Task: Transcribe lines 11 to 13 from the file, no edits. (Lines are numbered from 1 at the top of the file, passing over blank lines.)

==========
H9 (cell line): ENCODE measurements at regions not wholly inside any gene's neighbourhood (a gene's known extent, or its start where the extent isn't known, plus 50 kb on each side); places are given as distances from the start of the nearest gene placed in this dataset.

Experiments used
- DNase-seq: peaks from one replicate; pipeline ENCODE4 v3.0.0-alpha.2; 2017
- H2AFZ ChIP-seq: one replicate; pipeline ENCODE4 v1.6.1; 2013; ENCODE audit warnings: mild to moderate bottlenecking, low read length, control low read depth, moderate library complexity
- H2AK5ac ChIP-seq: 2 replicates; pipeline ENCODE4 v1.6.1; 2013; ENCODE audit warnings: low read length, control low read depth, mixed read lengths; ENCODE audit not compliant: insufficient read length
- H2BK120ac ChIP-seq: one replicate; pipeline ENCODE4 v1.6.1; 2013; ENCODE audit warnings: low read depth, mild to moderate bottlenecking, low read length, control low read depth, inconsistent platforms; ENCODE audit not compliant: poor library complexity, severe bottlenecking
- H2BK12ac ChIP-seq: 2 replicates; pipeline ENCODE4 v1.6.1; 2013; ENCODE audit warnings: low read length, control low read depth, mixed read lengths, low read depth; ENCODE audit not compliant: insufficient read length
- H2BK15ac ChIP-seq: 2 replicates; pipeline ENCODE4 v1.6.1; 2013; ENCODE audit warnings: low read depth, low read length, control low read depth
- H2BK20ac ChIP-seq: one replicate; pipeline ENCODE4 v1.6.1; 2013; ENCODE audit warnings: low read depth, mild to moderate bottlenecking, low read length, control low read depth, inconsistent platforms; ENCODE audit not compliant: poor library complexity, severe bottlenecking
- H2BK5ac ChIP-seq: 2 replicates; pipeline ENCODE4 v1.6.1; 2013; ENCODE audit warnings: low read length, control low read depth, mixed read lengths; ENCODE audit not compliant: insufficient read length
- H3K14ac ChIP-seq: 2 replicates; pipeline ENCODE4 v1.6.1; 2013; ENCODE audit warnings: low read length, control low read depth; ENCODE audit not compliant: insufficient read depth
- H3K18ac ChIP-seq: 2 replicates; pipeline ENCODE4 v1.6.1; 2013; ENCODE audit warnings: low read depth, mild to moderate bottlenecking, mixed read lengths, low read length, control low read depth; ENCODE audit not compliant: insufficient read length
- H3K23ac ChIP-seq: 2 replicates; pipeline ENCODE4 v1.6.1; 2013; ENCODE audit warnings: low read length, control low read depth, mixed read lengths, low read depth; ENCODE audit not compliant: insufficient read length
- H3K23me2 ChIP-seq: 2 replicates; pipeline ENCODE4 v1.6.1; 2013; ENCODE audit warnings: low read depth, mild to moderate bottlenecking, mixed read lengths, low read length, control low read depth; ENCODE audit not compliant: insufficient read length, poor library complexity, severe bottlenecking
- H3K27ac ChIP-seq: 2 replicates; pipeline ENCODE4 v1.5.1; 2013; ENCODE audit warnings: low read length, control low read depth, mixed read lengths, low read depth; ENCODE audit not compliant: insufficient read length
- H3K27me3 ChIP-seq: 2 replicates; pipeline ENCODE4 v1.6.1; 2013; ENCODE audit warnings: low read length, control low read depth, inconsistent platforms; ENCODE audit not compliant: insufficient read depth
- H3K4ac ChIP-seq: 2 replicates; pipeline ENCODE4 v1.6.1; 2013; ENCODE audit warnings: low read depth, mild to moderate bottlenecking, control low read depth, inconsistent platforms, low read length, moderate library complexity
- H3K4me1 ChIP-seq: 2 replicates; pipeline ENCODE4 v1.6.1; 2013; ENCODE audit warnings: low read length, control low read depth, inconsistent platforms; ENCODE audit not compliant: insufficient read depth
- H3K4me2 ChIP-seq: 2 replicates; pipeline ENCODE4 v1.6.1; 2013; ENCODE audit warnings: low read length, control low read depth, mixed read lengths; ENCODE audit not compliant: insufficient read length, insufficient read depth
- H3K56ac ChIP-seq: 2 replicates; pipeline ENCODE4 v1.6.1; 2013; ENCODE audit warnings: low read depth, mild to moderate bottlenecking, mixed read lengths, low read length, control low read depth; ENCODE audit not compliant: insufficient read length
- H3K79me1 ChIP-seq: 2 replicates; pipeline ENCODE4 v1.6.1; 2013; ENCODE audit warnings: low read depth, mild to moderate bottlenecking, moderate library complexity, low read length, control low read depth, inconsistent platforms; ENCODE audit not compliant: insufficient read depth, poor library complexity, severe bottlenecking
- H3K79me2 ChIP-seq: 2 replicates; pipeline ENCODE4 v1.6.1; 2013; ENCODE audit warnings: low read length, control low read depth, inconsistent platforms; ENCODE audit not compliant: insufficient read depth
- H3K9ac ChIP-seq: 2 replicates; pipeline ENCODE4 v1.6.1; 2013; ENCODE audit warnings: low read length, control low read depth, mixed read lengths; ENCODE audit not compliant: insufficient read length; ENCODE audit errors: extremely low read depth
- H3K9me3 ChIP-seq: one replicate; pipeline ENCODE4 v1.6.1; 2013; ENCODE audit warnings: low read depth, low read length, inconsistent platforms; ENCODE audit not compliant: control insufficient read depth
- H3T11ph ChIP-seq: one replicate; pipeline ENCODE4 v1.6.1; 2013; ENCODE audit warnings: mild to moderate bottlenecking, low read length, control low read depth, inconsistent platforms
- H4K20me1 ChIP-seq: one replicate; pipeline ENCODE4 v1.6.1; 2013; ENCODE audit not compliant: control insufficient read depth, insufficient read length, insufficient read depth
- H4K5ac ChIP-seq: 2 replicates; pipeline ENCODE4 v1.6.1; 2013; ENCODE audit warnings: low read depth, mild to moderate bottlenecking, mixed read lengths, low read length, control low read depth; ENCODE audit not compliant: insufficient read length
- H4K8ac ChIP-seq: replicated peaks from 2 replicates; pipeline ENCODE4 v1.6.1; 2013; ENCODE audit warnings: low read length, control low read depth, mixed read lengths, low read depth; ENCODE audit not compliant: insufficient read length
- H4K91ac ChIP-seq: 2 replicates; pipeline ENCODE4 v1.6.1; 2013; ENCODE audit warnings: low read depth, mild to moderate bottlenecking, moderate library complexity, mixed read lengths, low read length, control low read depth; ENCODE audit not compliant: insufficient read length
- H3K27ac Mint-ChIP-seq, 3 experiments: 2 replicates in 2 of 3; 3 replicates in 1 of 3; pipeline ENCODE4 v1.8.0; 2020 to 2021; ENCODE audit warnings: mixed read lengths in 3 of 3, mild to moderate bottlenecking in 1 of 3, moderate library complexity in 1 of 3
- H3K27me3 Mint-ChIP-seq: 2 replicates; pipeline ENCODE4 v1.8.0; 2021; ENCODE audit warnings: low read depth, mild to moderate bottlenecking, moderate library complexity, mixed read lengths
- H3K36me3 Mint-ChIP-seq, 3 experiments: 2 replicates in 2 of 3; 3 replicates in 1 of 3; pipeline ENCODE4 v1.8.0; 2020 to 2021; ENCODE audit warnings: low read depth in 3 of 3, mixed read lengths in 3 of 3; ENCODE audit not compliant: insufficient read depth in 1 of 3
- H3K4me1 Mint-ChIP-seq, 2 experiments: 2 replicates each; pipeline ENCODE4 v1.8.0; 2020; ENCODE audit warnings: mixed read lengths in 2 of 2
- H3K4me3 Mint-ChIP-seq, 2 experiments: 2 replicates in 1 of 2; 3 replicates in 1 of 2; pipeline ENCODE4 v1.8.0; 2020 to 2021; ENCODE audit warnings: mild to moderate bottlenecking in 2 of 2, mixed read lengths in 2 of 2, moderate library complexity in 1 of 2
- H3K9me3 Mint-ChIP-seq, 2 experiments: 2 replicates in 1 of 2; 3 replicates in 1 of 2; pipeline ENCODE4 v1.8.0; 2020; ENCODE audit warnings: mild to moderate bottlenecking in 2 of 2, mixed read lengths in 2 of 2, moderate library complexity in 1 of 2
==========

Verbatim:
- H3K14ac ChIP-seq: 2 replicates; pipeline ENCODE4 v1.6.1; 2013; ENCODE audit warnings: low read length, control low read depth; ENCODE audit not compliant: insufficient read depth
- H3K18ac ChIP-seq: 2 replicates; pipeline ENCODE4 v1.6.1; 2013; ENCODE audit warnings: low read depth, mild to moderate bottlenecking, mixed read lengths, low read length, control low read depth; ENCODE audit not compliant: insufficient read length
- H3K23ac ChIP-seq: 2 replicates; pipeline ENCODE4 v1.6.1; 2013; ENCODE audit warnings: low read length, control low read depth, mixed read lengths, low read depth; ENCODE audit not compliant: insufficient read length